I’ve worked at a bootstrap podcast company, I’ve worked at a more well-funded podcast company, I’ve worked for a podcast technology company. With all those different pieces I felt like I could take what I wanted and leave the rest and be able to seek out and support the content that wasn’t otherwise being supported. And that organically became women. It’s been really cool to have that mission because it differentiates us in the podcast advertising marketplace.

GS: What do you think the biggest misconceptions are about the podcasting world? I’m sure there are people who think they can retire off podcasting after a month of shows.

AM: There are two that come to mind immediately. The first one is: “I think I can be a podcaster and make a million dollars a year!”—because those are the stories that surfaced in the general media and oftentimes in the trade press as well. The biggest surprise I think comes from the folks we work with that are influencers, specifically from YouTube. It’s a very different growth path in podcasting. On YouTube the views are immediate and in huge numbers. In podcasting it takes a while to build that audience, even if you have notoriety in a different field. There are so many pieces to making a podcast and finding an audience. People say there’s a low barrier to entry—it’s just a speaker and my computer—and that’s true. But if you want a podcast that finds an audience, there’s a lot more that’s involved. I think journalists and people who are experts in a certain field are sometimes surprised at how much of an audience it takes to make any sort of significant advertising revenue, and they realize they can’t quit their day jobs immediately.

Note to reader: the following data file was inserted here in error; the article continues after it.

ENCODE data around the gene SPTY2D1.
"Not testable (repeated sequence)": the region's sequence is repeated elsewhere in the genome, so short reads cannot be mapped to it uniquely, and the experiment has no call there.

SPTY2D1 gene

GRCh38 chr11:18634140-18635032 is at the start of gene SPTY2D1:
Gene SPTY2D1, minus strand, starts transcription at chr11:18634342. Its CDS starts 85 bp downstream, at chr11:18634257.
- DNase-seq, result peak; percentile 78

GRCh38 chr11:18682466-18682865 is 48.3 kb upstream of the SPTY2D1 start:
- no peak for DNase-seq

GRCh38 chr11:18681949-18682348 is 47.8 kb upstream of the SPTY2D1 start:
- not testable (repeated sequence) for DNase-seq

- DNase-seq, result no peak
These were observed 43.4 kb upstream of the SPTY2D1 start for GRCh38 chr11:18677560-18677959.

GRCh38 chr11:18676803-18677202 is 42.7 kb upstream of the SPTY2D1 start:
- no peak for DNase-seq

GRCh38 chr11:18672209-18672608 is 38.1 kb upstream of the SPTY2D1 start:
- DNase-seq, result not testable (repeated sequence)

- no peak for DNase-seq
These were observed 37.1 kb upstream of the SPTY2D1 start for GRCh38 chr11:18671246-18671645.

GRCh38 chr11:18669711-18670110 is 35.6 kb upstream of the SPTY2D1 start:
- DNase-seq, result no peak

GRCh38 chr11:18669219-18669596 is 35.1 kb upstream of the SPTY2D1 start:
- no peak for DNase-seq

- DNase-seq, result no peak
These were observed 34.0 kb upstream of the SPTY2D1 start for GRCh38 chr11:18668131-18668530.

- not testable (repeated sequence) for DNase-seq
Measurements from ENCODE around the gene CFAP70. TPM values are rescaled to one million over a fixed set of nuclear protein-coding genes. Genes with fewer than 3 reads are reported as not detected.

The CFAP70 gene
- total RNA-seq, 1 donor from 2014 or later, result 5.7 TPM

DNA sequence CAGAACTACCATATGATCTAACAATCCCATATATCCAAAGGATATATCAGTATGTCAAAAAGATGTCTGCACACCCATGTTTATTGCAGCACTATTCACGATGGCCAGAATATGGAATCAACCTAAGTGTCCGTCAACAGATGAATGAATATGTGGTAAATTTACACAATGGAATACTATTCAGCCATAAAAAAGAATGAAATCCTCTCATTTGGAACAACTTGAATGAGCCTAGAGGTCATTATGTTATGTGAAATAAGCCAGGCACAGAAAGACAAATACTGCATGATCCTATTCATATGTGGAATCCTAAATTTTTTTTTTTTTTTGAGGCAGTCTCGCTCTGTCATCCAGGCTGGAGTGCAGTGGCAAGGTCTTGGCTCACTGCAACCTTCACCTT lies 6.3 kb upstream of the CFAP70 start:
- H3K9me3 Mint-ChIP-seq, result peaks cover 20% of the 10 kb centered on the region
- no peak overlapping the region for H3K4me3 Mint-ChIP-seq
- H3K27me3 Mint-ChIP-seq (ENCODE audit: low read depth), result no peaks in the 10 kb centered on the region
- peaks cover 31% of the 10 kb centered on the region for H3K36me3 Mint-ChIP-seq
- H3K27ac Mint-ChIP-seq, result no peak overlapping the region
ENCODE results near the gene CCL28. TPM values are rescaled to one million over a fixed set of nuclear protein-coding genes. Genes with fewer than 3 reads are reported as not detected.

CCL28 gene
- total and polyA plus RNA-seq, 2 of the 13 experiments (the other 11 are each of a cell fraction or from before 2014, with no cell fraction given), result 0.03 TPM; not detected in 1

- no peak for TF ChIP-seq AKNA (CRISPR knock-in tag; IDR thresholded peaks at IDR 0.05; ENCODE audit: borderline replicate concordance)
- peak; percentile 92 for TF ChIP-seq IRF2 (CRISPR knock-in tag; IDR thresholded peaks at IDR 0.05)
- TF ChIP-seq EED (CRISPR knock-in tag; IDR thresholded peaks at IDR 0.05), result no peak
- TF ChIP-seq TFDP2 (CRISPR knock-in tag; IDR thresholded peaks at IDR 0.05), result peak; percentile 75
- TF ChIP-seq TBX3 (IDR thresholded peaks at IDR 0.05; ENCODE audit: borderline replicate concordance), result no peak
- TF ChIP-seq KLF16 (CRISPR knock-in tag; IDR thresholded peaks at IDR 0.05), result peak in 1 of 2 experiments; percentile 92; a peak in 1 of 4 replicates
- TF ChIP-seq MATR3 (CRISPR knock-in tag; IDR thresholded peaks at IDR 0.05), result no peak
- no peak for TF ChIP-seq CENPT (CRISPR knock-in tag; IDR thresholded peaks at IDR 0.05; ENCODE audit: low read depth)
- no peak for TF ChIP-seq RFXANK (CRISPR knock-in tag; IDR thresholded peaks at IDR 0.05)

GS: Sounds like some rude awakenings on all fronts.

AM: Absolutely. Some people in this country still don’t know what a podcast is. Research says over half of Americans have ever listened to a podcast, and about 26% are weekly listeners. Part of the reason podcasts have grown rapidly in the last five years is because of the ease of listening. It used to be that you had to sync your iPod to your computer and download a podcast, but with the proliferation of smartphones it’s just a click to listen. Another turning point in the podcast world’s favor was when Apple put the podcast icon in their OS so everyone who got an iPhone got the podcast app automatically. Then when “Serial” came out, from the This American Life producers…that was another moment. It was a really compelling story that brought a lot of people into the podcasting world that weren’t there before.

GS: Just because there’s a story that can be told doesn’t mean there’s a story that can be sold. How do you separate a great idea from a money-making idea that has longevity? How can the cream rise to the top?

AM: That’s a great question. One easy answer about how the cream rises to the top is by someone really famous from TV or movies creating a podcast. Shows by Will Ferrell or Conan O’Brien, they didn’t take a long time to build a big audience because their audience follows what they do. Those are somewhat simple formulas. But the talent still has to want to podcast, because it’s a heavy load and it requires a commitment, especially if you’re doing a weekly show. Another genre that continues to be popular is true crime, and lots of women listen to true crime so advertisers follow and want to be where the women are. The one area that’s not really developed yet are fiction podcasts. There aren’t a lot of them that do really well and they’re really expensive to produce, but I think in the future we’ll see more of them.